Most women expect certain physical changes to occur after they give
birth, but postpartum alopecia, or losing hair after pregnancy, is not
Even if you are fortunate enough to escape postpartum depression, you still may be dealing with stretch marks, excess skin, hormone changes, and exhaustion during the postpartum period. Many women are somewhat prepared for those changes, but hair loss after giving birth? It is more common than most women realize.
According to the American Pregnancy Association, 40% to 50% of women will experience hair loss up to five months after giving birth.
Alopecia is the formal term for hair loss. With postpartum alopecia, the hair loss that results is typically gradual and occurs all over the head as more of a thinning effect. In some cases, however, alopecia can occur in the formation of bald spots on the head.
The cause behind this condition is hormone-based, as are many other physical and emotional occurrences during the postpartum period. During pregnancy, high levels of hormones prevent a woman’s hair from shedding as often as it naturally would and encourages more hair growth, which results in fuller, more lustrous hair.
Shortly after you have given birth to your baby, your hormone levels plummet, which then signals the hair to resume the process of shedding.
Unfortunately, this can occur faster than it naturally would, resulting
in drastic thinning and stringiness. It can also occur in patches or
A bit of hair loss is a natural occurrence when you have recently given birth, however when dramatic hair loss results, it can have a serious effect on your self-confidence and quality of life. Every time you take a shower, look in the mirror, or brush or style your hair, you are reminded of the fact that your hair is losing luster and fullness. It might look stringy, dull, or greasy no matter what you do to perk it up.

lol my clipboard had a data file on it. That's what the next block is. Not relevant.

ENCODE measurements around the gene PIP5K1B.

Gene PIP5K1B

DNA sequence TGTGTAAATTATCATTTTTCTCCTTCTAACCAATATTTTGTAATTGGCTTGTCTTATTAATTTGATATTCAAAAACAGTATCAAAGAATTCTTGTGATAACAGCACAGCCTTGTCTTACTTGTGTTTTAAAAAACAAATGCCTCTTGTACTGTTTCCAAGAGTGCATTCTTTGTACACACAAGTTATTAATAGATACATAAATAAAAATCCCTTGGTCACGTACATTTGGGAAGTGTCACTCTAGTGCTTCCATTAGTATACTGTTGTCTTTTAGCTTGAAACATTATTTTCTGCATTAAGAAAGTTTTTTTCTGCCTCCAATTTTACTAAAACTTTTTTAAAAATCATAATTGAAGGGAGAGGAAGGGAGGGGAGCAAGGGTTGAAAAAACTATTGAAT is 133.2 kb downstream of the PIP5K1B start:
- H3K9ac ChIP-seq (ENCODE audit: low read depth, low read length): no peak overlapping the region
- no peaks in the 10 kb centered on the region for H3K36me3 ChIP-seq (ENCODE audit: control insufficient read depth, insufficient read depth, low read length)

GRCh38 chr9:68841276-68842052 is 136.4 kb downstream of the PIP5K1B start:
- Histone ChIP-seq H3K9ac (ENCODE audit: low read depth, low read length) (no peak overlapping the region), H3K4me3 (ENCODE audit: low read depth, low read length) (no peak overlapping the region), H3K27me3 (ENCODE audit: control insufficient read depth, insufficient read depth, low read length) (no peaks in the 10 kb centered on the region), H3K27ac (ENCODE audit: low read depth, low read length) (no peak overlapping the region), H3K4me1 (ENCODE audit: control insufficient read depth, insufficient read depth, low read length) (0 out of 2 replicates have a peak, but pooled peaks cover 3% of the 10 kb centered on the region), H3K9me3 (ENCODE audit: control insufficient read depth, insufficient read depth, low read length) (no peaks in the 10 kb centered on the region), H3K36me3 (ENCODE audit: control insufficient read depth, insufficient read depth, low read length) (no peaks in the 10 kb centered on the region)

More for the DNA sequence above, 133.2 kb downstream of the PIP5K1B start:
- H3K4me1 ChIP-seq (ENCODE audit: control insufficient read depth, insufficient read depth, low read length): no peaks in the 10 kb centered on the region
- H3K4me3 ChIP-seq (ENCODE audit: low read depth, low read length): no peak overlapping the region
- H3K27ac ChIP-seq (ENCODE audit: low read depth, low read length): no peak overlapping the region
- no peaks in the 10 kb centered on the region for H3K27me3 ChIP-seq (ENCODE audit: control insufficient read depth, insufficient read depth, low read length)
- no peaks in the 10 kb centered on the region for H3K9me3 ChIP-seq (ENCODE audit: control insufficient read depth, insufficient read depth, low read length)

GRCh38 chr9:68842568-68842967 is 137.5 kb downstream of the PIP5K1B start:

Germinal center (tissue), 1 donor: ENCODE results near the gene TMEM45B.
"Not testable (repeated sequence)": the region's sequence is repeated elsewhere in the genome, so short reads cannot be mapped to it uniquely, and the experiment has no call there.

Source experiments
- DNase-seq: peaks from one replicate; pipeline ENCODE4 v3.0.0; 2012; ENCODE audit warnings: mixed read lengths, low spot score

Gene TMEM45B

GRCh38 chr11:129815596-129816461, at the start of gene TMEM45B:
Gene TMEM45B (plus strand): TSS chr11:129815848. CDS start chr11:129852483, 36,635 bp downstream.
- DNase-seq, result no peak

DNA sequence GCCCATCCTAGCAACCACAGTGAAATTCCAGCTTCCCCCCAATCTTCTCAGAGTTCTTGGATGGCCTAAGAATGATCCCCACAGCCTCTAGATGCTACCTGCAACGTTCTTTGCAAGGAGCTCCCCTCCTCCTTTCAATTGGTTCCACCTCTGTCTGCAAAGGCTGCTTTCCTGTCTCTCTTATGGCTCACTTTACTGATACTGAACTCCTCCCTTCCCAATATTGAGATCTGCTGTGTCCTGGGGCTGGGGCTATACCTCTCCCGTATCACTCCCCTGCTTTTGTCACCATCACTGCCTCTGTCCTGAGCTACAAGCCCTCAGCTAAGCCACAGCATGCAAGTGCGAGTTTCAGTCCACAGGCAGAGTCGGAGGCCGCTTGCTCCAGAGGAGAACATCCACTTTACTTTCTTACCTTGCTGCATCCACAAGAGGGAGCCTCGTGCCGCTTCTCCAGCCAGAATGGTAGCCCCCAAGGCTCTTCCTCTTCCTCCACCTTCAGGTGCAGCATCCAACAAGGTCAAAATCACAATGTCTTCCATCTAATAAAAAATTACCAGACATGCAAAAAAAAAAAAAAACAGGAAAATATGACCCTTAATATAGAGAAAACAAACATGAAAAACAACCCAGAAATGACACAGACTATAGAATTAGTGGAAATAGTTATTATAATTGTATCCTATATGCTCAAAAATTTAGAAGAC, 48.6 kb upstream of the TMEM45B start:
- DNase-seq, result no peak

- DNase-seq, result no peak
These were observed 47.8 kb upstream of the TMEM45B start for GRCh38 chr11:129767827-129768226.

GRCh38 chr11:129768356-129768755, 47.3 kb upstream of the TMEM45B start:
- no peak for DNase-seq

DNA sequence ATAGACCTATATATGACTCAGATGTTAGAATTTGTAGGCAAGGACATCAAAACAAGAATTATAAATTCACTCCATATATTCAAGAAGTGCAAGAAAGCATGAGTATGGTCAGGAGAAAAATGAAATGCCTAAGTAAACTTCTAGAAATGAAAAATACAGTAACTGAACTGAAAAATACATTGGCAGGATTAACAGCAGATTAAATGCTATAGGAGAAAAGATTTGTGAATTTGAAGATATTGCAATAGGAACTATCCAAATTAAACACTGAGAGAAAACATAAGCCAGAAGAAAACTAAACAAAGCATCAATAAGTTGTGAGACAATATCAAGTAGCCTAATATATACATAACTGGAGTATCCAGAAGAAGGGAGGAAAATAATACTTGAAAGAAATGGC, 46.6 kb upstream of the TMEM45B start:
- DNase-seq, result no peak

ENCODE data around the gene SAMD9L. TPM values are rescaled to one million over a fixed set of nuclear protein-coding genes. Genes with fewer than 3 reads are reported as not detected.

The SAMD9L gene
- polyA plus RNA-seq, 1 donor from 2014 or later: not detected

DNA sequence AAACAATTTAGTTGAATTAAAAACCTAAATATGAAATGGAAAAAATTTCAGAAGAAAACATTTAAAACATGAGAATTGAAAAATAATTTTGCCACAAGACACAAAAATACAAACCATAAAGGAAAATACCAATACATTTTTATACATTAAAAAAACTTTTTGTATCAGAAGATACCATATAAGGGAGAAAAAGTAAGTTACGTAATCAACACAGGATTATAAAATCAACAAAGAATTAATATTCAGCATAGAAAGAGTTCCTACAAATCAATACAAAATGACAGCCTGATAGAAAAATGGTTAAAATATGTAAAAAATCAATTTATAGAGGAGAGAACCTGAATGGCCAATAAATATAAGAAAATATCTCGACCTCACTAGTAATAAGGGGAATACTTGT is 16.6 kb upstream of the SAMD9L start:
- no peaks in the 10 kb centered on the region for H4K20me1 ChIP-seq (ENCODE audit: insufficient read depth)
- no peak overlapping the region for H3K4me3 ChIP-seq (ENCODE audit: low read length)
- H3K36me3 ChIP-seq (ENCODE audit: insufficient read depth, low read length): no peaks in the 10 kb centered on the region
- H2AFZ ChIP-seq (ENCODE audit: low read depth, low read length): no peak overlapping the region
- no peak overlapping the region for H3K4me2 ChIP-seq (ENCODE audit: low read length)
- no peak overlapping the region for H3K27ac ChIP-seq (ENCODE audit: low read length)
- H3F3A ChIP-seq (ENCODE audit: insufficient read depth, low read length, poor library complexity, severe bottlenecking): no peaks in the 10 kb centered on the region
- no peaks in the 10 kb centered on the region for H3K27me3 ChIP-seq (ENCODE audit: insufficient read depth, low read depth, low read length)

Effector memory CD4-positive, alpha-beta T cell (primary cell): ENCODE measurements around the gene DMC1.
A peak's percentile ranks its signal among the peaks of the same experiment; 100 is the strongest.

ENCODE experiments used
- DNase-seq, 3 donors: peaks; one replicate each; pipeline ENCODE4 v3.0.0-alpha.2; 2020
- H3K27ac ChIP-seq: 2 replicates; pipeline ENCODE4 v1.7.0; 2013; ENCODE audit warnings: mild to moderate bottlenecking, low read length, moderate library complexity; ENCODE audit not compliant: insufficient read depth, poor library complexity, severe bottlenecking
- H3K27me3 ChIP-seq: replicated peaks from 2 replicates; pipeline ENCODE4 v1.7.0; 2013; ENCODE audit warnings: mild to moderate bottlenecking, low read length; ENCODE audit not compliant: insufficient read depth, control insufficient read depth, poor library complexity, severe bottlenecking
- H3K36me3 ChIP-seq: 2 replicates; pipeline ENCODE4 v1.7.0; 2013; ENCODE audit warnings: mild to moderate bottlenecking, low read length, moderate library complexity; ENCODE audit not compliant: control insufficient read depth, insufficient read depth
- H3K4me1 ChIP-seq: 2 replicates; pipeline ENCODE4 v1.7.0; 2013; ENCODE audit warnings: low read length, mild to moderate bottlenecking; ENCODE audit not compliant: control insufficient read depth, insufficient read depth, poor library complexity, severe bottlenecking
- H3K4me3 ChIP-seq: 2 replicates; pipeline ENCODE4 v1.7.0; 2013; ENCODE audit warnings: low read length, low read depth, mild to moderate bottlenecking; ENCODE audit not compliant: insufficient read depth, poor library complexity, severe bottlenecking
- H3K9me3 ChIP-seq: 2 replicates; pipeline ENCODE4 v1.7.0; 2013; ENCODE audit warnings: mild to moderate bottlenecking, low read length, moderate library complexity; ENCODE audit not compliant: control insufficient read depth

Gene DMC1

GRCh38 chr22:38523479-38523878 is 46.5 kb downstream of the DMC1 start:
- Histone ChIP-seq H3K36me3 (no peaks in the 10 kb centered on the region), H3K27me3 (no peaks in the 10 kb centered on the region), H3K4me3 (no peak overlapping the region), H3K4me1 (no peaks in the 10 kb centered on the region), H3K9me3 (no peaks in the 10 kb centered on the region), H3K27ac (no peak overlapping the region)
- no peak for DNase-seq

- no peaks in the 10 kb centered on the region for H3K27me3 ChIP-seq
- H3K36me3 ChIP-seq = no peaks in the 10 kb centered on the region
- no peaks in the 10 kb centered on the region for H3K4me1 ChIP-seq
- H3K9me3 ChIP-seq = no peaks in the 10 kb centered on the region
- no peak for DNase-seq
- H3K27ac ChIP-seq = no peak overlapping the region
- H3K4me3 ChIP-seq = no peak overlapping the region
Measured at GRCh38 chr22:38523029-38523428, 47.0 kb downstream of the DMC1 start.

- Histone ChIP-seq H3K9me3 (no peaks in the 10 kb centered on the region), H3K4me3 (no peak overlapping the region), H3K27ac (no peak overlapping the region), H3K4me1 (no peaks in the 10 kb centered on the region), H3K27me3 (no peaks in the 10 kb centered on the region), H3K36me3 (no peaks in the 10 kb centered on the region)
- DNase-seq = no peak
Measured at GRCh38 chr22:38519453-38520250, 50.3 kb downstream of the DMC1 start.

Even if you didn’t exercise vigilance in caring for your hair before pregnancy, the sudden loss and degrading value of your previously more radiant locks could lead to feelings of helplessness, self-consciousness, and a loss of your former self. These negative feelings can be exacerbated by fluctuating hormone levels, which in turn can develop into full-blown postpartum depression.
In addition, this natural form of hair loss can be exacerbated if you are already suffering from postpartum depression. Postpartum alopecia is largely caused by hormone level fluctuations; however hair loss has also been known to worsen during times of high stress. Any parent knows just how stressful the first year of baby’s life can be. During this time where anxiety, worry, and insecurity are rampant, the chances of developing postpartum depression is increased.
If you are already suffering from postpartum depression, the additional
stress caused by your condition can increase hair loss from a subtle
occurrence to a severe affliction.
Postpartum alopecia usually resolves itself around six months after the baby is born, but can sometimes last longer. If hair loss is worsened by postpartum depression, then you should pursue a treatment for your postnatal depression first and foremost, which will likely also improve the condition of your hair.
Many women find that wearing a shorter hairstyle during the postpartum months is a fairly effective way to mask the fact that the hair has thinned. By the time your hair starts to grow long again, the condition of your hair should have resumed its pre-pregnancy state.
If you don’t want to adopt a shorter hair style, there is always the option of using a volumizing shampoo and conditioner on a regular basis, as well as taking supplements for hair loss.
Do you have a question about postpartum alopecia? Or perhaps you have some wisdom to give to other moms about hair loss after pregnancy. Please contribute here!
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